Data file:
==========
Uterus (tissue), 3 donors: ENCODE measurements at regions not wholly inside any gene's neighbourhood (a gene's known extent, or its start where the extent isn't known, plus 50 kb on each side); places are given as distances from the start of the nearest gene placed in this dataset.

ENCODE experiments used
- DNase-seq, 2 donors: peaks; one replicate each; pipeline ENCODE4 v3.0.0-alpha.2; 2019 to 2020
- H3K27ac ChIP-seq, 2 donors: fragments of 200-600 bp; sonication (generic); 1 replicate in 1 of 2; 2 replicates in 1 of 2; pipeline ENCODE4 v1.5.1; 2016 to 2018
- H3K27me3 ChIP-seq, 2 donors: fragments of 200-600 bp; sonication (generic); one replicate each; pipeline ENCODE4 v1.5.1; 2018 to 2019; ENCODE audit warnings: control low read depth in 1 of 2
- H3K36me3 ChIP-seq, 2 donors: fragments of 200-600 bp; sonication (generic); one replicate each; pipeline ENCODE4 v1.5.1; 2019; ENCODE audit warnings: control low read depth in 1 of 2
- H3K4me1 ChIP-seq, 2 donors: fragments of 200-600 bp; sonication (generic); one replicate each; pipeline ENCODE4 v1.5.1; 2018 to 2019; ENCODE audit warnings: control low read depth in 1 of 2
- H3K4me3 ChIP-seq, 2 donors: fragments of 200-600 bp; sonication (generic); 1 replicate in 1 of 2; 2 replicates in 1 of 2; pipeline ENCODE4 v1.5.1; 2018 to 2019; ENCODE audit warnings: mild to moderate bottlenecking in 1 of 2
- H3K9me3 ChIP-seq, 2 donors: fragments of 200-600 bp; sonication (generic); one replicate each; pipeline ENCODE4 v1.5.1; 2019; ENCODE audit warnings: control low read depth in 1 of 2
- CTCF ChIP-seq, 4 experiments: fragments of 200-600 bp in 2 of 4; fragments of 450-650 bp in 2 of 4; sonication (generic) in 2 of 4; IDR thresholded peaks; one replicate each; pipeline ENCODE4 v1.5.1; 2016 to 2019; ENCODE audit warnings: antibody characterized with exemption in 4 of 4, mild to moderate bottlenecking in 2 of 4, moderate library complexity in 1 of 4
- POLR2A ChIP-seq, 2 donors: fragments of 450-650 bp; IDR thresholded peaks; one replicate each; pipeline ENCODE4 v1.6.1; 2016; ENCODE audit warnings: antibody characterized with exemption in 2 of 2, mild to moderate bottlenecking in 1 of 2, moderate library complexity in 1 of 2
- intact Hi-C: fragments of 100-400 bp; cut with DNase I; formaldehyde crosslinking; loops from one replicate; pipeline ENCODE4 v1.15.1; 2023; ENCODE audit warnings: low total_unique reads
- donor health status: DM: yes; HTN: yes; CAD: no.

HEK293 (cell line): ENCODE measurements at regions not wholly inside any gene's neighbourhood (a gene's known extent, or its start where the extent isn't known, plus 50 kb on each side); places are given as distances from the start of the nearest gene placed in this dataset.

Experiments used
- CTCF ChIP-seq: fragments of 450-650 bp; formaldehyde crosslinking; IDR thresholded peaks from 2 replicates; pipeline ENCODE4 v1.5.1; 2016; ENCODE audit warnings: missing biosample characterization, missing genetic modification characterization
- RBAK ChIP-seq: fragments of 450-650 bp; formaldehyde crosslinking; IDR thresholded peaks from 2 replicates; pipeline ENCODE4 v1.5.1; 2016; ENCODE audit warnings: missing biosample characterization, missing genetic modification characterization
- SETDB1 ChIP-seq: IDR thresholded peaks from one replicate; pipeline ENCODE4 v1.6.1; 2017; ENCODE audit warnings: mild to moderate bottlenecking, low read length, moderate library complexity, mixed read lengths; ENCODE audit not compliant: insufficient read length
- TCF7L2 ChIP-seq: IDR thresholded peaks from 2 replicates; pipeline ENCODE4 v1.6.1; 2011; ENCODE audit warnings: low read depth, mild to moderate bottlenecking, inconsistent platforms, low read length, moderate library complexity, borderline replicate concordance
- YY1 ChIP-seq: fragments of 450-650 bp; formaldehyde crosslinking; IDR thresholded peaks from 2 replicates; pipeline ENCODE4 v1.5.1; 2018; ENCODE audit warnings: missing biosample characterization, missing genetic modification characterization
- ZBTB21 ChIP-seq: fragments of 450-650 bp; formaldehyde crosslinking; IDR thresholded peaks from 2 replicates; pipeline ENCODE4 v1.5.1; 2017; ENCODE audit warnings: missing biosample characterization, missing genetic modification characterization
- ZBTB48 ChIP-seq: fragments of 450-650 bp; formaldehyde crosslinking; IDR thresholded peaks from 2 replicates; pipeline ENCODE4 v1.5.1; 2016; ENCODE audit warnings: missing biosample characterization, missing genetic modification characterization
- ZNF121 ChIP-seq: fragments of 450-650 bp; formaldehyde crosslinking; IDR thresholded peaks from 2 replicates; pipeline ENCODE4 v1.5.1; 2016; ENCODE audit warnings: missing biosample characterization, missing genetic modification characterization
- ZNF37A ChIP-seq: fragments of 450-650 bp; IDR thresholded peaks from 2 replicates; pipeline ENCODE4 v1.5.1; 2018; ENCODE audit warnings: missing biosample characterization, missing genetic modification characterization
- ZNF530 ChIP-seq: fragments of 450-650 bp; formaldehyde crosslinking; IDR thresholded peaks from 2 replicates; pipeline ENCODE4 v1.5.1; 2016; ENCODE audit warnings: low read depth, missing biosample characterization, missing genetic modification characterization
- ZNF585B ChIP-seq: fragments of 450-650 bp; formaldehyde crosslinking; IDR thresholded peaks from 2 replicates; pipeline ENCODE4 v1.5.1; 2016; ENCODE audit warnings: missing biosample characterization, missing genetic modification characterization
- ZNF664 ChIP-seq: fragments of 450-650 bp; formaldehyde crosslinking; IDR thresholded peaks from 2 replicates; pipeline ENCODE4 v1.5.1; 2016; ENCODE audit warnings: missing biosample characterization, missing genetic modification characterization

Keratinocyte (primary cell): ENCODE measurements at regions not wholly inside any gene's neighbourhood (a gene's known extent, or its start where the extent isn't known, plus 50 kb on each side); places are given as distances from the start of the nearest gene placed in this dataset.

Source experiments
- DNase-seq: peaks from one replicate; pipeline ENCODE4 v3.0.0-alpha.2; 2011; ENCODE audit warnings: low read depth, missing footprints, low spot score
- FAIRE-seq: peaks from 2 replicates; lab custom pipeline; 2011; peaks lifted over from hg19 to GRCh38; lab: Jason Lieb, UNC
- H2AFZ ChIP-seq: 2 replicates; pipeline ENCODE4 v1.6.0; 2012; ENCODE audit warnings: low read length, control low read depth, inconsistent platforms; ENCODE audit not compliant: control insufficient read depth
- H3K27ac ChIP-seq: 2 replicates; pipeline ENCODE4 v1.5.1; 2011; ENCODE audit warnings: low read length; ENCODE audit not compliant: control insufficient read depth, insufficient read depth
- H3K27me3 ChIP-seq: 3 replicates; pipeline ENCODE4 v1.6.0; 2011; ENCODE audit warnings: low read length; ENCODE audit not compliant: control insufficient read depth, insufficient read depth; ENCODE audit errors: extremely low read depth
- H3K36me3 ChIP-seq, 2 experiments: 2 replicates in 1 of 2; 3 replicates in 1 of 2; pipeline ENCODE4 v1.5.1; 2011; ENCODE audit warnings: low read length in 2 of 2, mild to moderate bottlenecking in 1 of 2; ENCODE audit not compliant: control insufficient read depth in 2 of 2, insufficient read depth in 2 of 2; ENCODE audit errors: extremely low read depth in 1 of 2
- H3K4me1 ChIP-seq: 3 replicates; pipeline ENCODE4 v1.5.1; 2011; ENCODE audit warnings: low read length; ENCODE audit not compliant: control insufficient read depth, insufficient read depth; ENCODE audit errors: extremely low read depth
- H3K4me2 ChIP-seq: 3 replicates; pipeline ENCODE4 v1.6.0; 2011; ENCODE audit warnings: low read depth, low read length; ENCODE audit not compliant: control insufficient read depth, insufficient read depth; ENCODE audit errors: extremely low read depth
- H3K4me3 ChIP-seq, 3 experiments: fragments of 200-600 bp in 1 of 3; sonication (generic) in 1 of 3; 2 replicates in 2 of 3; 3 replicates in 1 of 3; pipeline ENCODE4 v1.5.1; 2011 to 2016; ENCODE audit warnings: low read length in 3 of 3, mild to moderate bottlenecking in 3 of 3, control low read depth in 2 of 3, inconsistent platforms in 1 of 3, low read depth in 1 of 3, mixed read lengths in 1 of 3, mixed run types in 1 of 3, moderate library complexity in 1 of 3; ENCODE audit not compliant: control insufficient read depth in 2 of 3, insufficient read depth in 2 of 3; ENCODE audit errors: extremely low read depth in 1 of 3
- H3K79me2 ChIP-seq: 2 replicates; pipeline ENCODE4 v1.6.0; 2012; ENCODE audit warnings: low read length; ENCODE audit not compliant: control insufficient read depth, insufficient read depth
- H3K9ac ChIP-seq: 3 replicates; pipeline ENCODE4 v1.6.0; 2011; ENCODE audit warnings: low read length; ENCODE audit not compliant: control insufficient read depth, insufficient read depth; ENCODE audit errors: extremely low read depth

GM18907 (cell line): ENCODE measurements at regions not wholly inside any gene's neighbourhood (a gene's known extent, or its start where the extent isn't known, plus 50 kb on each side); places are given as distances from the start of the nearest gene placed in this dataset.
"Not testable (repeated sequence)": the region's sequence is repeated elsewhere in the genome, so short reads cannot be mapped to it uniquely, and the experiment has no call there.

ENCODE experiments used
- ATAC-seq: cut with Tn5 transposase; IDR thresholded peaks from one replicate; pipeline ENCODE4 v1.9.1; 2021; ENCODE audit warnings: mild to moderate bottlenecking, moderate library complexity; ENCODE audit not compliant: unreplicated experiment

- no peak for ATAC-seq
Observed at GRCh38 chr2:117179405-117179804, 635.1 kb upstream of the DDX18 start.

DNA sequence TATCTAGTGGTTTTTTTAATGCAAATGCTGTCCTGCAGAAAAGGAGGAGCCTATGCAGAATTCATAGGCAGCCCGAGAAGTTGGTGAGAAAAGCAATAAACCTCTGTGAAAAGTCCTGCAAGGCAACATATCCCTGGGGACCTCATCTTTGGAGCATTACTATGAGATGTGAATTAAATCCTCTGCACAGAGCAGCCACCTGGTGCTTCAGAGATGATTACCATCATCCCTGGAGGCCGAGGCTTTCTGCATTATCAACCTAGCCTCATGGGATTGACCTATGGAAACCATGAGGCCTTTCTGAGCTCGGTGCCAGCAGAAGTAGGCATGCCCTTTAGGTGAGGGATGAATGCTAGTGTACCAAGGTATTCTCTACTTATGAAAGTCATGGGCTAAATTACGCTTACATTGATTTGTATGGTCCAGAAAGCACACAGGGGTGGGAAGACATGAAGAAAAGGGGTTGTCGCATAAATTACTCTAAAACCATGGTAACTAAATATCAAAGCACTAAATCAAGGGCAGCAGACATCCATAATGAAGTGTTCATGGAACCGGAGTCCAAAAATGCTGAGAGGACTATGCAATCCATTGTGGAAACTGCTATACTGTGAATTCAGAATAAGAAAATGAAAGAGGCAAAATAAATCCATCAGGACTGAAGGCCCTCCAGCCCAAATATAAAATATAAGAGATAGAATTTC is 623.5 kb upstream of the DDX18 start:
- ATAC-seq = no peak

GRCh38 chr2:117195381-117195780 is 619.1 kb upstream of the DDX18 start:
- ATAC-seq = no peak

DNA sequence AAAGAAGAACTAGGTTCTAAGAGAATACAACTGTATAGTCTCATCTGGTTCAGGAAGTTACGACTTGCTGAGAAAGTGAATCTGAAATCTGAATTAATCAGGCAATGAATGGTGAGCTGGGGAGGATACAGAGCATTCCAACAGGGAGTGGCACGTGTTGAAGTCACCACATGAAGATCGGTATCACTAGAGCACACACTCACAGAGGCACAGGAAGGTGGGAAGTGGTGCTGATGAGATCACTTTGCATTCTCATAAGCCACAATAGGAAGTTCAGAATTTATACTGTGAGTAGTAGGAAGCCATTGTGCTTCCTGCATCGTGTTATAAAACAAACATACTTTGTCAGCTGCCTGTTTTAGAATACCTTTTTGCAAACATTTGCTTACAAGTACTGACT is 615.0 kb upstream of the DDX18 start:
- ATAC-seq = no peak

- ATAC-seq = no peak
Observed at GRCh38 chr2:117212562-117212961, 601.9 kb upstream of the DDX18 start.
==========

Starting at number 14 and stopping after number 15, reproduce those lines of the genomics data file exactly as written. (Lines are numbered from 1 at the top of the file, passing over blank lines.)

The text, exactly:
HEK293 (cell line): ENCODE measurements at regions not wholly inside any gene's neighbourhood (a gene's known extent, or its start where the extent isn't known, plus 50 kb on each side); places are given as distances from the start of the nearest gene placed in this dataset.

Experiments used